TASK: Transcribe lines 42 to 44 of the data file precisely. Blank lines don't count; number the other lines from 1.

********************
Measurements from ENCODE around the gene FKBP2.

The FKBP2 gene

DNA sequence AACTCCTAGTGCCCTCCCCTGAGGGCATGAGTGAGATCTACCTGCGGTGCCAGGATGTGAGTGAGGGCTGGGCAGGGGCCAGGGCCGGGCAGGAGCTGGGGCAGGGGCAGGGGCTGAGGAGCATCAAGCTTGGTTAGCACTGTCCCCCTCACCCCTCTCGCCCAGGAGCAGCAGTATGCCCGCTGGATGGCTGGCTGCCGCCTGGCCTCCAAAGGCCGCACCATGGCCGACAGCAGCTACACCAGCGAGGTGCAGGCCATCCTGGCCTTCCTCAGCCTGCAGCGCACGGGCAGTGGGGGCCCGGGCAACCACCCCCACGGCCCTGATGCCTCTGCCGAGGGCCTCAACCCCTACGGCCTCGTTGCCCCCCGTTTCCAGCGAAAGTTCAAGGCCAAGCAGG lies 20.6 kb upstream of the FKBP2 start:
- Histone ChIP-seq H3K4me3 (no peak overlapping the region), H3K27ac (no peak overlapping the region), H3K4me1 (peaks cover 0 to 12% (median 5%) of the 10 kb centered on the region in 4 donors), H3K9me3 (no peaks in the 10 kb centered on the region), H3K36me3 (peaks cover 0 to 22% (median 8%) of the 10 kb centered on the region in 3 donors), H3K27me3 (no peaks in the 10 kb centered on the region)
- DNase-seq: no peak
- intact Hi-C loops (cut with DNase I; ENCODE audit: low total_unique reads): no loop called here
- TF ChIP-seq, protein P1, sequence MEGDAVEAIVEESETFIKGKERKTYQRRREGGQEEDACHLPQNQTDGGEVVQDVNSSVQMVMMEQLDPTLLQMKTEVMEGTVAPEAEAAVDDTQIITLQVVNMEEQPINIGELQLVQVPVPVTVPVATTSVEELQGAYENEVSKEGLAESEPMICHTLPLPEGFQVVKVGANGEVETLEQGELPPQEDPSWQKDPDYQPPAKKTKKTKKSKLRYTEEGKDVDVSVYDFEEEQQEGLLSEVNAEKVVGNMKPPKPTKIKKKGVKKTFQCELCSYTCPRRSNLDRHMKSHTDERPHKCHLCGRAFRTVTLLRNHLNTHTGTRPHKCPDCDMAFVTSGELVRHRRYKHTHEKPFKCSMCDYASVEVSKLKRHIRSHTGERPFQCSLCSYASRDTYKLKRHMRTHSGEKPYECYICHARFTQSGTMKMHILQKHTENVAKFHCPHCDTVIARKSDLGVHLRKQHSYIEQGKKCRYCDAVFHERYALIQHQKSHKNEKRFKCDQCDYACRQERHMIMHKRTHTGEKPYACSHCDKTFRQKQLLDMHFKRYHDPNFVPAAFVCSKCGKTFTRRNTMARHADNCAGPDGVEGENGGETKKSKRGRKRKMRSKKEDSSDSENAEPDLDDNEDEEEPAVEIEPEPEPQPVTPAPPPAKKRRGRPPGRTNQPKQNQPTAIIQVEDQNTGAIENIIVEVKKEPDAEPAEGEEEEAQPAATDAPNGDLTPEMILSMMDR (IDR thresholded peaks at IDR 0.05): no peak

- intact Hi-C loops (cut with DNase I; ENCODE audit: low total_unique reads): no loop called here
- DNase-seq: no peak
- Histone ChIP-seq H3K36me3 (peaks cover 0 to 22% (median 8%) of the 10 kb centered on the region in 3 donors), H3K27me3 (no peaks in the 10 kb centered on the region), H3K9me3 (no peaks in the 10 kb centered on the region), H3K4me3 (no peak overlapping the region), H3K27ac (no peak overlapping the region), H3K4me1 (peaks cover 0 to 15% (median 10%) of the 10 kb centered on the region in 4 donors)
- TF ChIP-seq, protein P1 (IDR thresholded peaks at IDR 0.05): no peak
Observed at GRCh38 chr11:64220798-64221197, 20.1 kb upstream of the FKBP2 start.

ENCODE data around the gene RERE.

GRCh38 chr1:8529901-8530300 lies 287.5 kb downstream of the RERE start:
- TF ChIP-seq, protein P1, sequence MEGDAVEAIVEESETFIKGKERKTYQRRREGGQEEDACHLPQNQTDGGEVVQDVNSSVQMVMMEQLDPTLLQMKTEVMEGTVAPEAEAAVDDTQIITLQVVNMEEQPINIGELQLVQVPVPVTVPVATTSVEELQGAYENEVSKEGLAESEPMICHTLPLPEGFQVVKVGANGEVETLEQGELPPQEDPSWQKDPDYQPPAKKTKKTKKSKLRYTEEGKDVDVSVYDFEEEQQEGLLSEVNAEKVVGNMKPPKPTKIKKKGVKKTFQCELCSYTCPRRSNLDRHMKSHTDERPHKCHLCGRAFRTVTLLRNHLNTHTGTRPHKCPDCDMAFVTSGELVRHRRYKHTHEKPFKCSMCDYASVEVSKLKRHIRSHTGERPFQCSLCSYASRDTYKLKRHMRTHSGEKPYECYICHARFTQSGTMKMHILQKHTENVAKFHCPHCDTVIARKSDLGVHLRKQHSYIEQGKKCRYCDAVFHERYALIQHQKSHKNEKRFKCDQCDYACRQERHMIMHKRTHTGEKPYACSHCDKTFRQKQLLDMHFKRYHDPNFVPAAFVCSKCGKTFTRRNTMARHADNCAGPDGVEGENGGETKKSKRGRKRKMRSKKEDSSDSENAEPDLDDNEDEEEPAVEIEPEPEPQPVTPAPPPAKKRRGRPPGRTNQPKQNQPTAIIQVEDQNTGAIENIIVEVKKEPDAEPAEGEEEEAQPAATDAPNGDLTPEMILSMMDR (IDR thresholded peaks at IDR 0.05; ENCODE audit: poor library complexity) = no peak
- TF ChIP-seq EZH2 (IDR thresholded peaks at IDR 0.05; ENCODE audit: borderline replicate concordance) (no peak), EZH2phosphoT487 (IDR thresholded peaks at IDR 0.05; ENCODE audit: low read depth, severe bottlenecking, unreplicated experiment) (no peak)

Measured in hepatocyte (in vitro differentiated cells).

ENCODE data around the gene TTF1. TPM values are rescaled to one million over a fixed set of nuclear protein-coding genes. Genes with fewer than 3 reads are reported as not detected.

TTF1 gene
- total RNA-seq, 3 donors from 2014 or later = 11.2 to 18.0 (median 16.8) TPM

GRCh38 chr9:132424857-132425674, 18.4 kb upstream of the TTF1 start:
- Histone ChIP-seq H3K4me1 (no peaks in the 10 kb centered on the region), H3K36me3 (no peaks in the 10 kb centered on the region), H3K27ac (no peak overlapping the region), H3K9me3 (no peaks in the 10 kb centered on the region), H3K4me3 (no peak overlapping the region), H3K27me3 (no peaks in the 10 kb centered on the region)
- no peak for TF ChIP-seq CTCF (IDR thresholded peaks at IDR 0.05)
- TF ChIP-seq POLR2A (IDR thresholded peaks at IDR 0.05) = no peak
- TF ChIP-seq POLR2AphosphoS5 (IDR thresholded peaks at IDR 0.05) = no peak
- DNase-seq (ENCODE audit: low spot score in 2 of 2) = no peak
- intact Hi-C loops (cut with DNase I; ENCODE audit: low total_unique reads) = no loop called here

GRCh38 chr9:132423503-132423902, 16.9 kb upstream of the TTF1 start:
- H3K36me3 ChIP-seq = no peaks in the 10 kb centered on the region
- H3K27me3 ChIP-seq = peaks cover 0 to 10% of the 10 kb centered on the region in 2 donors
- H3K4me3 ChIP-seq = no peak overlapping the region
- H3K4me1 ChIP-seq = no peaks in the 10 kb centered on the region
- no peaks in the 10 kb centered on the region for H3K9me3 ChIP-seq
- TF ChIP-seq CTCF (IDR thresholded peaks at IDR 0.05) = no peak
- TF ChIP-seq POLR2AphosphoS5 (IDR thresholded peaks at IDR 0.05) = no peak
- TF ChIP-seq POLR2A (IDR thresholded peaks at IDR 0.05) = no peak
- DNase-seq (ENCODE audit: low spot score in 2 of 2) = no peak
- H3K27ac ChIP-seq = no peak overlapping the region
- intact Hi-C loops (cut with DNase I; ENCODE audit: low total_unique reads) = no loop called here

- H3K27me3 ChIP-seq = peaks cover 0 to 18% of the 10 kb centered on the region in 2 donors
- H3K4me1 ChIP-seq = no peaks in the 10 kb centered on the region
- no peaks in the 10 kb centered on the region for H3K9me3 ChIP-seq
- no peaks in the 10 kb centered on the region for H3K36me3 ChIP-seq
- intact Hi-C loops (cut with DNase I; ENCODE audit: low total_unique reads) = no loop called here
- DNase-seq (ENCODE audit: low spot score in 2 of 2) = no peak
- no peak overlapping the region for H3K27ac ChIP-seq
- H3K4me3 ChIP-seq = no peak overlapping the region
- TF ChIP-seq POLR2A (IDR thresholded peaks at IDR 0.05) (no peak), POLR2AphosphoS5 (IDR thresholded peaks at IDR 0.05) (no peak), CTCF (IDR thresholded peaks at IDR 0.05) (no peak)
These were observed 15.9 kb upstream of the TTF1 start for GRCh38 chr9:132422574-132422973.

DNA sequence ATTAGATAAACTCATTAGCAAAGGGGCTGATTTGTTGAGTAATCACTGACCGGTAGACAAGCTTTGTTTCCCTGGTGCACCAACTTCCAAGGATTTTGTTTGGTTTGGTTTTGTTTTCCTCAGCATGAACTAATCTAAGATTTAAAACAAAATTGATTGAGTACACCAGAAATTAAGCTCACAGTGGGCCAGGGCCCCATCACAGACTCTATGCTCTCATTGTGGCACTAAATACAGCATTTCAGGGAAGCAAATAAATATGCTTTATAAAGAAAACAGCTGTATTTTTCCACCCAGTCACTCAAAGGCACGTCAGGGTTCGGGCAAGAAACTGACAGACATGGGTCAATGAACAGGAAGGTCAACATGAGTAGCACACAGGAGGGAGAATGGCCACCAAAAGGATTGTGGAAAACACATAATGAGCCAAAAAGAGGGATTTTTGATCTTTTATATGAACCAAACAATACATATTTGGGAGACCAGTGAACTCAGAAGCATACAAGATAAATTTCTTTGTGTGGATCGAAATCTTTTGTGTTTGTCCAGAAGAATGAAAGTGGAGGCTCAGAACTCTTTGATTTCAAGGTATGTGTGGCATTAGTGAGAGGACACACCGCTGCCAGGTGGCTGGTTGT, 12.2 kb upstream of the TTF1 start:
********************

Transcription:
- no peaks in the 10 kb centered on the region for H3K9me3 ChIP-seq
- no peaks in the 10 kb centered on the region for H3K36me3 ChIP-seq
- intact Hi-C loops (cut with DNase I; ENCODE audit: low total_unique reads) = no loop called here